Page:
I turned to my brothers
to look them in the eyes
there was ash
ash falling from the sky

Monday, December 17, 2012

The Ascension Will Not Be Televised

Question: If Control's control is absolute, why does Control need to control?

Answer: Control needs time.

A conversation on G+ led me to a few days of thinking about how I'd actually approach a Mage: the Ascension campaign. I regret never getting the chance to have a real go at a campaign back in the day, and the regret of reading so much of it but playing nothing is a fishhook that tears in a little more every year.


• The Technocracy 'Won.' Characters would be a multi-disciplinary amalgam acting as 'Reality Cops,' tracking and neutralizing cognitive deviants and other threats to maintaining Consensus. The timeline of missions depends on the nature of the threat: a large-scale social movement requires a similarly long period of investigation to get to the root, while a folie a masses requires simply locating the centre of the delusion and eliminating it. Multiple missions would be ongoing at one time.

• Cosmology: Ghosts In, Blue Öyster Cult Out. While the Wyld-Weaver-Wyrm trinity makes a good allegory for the dynamism-stasis-entropy thing, having the rest of the regular Umbra in there and Werewolf's shamanism-centric spirit realm seems a bit much. The Dark Umbra is probably all that's necessary; abstract concepts, if someone wants to interact with them on a direct-metaphorical level, may be primordial ghosts shorn of any identity save their Passions for some platonic ideal. The Labyrinth and Yomi give you the possibility of Lynch-dungeons without making the Other World obviously a better place to hang out. Pocket dimensions or fragments of some previous, nicer Other World might still be floating out there in the Tempest—so a multi-dimensional home for Control isn't out of the picture.

All this means that the Void Engineers are going to be fairly different. They might be more focused on theoretical frontiers in quantum physics, or attempting to reach

• Tradition Structure: The Same, Except Where Different. In this version, 'Traditions' and 'Adepts of Hermes' are synonymous. The nine (ten?) Sphere organizational schema, and the associated seats at the Council, were filled by representatives from each House, arch-specialists in that particular Sphere. Most of the sub-traditions in each of the other Tradition's writeups (the Shi-Ren, the Li-hai, Vajrapani, Wu Lung, Children of Albi, Nashimites, et cetera, et cetera, et cetera) exist or existed as independant, discrete groups, not recognizing any affinity with other groups with similar Sphere affinities. The Hermetic Tradition saw these as ignorant dabblers and dangerous cultists, and either sought to police them the way the Technocracy does now or re-indoctrinate them as a member of their appropriate House. Between the Hermetic Tradition and the Technocratic Union, these other cabals may have recognized other persecuted magical societies as co-belligerents, but they were too dispersed and different to actually cooperate long-term.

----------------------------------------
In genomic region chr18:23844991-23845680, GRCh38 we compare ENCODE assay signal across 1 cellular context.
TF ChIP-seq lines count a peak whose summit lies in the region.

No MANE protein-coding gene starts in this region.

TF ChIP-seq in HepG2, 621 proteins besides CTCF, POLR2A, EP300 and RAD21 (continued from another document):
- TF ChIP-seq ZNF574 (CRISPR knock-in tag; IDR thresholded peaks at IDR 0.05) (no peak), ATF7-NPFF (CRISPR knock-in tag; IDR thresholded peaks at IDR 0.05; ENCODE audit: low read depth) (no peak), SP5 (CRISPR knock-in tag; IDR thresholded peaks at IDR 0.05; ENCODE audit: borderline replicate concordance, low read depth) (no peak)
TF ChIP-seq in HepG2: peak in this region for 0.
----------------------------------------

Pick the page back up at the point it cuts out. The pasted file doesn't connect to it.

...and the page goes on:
This means many of the metaplot-heavy factions (Ksirafai) might not be recognizable from the splatbook versions. And, the Technocracy may have developed from a splinter-conspiracy of Hermetic adepts or a Cabal of Pure Thought outside the Council mainstream. (Either way, it's not like it's going to put that in the briefing dossier, is it?)

Now, of course, the Hermetic Traditions lack either the physical Chantries they meet in, or the population density to make a structure necessary. The distinction between a small-d dreamspeaker and a House Whatever Spirit mage are now irrelevant, unless the Adepts still have some sort of communication network going.

• Weird Stuff Is Weird. There's plenty of demons, vampires, and all the stuff from the Book of the Wyrm that you can throw at the Technocracy. It's an open question whether the Ascension War was them most important front in the fight for Consensus.

• It's The End of The World.
Going in, it should be understood that the campaign is about the ultimate fate of humanity, and will eventually feature everything getting pretty crazy. Whether the ultimate fate of humanity includes the Tapestry in the equation will be part of the choices made.

Unfortunately, if you're reading this and getting all excited, I have way too many other things to do right now than give this the time it needs. Mr. Elkins has also been talking about a game that will probably resemble this campaign frame closely, at least in the beginning.  

Question: Is Control controlled by its need to control? 
Answer: Yes

Friday, December 7, 2012

Night's Black Agents — dust settles on old bones

Here's an optional rule for Night's Black Agents to really bring out that old-boys'-network le Carré flavour.

In addition to the 55 General Ability points characters start with under the DUST rules, characters who start the game fifty or older gain bonus General Ability build points, depending on their age:

Starting Age
50-59 5
60-69 10
70-79 15
80+ 20

These bonus points may not be spent on Athletics, Health, or Hand-to-Hand. In games which also use the BURN rules, spending bonus points on Stability is also prohibited.

Bonus points spent on Network and Sense Trouble, however, are doubled.